2015 Annual Meeting

Show, Don’t Tell: Conference Posters and the Crafting of History

The winner of the 2015 annual meeting conference poster contest is Christine Axen, who will receive free registration for the 2016 meeting in Atlanta. Axen is in the History Department at Boston University completing a dissertation on the religious landscape of medieval southern France, entitled “Mapping the Bishop of Avignon: Sources of Episcopal Power in the Thirteenth Century.” Here, Axen reflects on the experience of presenting her research in the poster format at AHA 2015.

Historians and Material Culture

This is one of a series of AHA Today posts on subjects of importance to the history profession that were discussed at the 2015 annual meeting. The author, Sarah Jones Weicksel, is a PhD candidate in US history and a fellow at the Center for the Study for Gender and Sexuality at the University of Chicago. She is currently at work on her dissertation, entitled “The Fabric of War: Clothing, Culture and Violence in the American Civil War Era.” She received an MA from the Winterthur Program in American Material Culture at the University of Delaware and a BA in history from Yale University.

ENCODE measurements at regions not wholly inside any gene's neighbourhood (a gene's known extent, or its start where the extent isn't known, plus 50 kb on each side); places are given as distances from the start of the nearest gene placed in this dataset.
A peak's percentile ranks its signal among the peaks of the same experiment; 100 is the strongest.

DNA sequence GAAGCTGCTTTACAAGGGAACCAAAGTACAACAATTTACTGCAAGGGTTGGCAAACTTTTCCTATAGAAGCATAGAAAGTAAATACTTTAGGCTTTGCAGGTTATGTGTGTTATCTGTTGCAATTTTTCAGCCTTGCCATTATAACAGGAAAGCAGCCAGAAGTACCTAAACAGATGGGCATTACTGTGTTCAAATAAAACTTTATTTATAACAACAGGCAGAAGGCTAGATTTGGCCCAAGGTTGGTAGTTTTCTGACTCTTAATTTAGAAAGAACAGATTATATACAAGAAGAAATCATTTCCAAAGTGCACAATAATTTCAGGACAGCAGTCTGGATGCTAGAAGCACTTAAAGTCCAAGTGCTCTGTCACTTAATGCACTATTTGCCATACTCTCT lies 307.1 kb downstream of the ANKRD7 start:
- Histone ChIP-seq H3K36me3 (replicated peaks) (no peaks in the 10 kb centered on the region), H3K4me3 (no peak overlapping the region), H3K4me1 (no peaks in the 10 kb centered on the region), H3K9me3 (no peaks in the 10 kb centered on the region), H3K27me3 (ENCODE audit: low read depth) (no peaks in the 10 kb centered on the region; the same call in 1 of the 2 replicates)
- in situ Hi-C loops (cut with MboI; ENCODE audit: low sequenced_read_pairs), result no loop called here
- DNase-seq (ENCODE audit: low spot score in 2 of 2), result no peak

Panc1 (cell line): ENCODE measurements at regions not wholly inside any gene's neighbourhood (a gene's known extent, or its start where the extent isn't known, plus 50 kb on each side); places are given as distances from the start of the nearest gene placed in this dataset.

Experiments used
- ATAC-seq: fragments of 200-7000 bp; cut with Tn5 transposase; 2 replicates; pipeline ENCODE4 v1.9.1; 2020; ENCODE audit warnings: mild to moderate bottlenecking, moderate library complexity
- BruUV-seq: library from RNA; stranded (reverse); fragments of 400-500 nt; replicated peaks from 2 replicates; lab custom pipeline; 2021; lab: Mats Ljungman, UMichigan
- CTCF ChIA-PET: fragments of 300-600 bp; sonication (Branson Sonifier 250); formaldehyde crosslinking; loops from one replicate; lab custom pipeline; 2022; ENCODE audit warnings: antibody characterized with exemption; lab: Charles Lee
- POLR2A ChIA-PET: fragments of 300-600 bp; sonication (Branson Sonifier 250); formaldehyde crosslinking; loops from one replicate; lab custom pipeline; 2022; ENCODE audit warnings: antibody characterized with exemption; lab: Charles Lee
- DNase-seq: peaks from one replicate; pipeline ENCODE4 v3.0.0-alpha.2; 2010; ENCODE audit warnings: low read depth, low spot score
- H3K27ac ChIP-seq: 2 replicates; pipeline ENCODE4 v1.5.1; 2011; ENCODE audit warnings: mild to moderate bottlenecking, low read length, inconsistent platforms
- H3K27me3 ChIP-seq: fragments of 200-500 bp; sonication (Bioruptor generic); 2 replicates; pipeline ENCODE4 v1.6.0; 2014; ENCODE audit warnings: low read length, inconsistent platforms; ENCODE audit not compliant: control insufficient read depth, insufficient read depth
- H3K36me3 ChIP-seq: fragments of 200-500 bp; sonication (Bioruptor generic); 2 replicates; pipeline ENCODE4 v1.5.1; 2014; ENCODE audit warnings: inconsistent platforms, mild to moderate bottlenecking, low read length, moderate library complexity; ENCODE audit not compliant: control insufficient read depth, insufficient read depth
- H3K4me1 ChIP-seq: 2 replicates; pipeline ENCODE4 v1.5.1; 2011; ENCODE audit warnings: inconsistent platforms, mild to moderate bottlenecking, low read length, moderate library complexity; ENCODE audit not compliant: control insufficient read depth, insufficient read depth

AHA 2015 “Understanding Ferguson” Airs on C-SPAN, Monday 8:00 p.m. ET

This Monday, January 19, at 8:00 p.m., C-SPAN’s American History TV will broadcast the panel “Understanding Ferguson: Race, Power, Protest, and the Past,” which convened on January 5, 2015, in New York at the AHA 2015 annual meeting. The speakers included Marcia Chatelain (Georgetown Univ.), William Jelani Cobb (Univ. of Connecticut), Colin H. Gordon (Univ. of Iowa), Khalil Muhammad (Schomberg Center for Research in Black Culture, New York Public Library), and Heather Ann Thompson (Temple Univ.).

January 16, 2015

Women in Public History

The roundtable “Interpreting and Representing Women’s History to the Public” from the recent AHA annual meeting will be broadcast on C-SPAN 3 on Monday, January 19 at 10:00 a.m. and 6:00 p.m. This roundtable featured four presentations on the challenges and opportunities in developing public history exhibits about women’s history, from temporary exhibitions to websites and permanent museums.

Louise Mirrer, director of the New-York Historical Society, described the opportunities presented by having a rich collection of historical materials demonstrating women’s creativity and overall historical agency.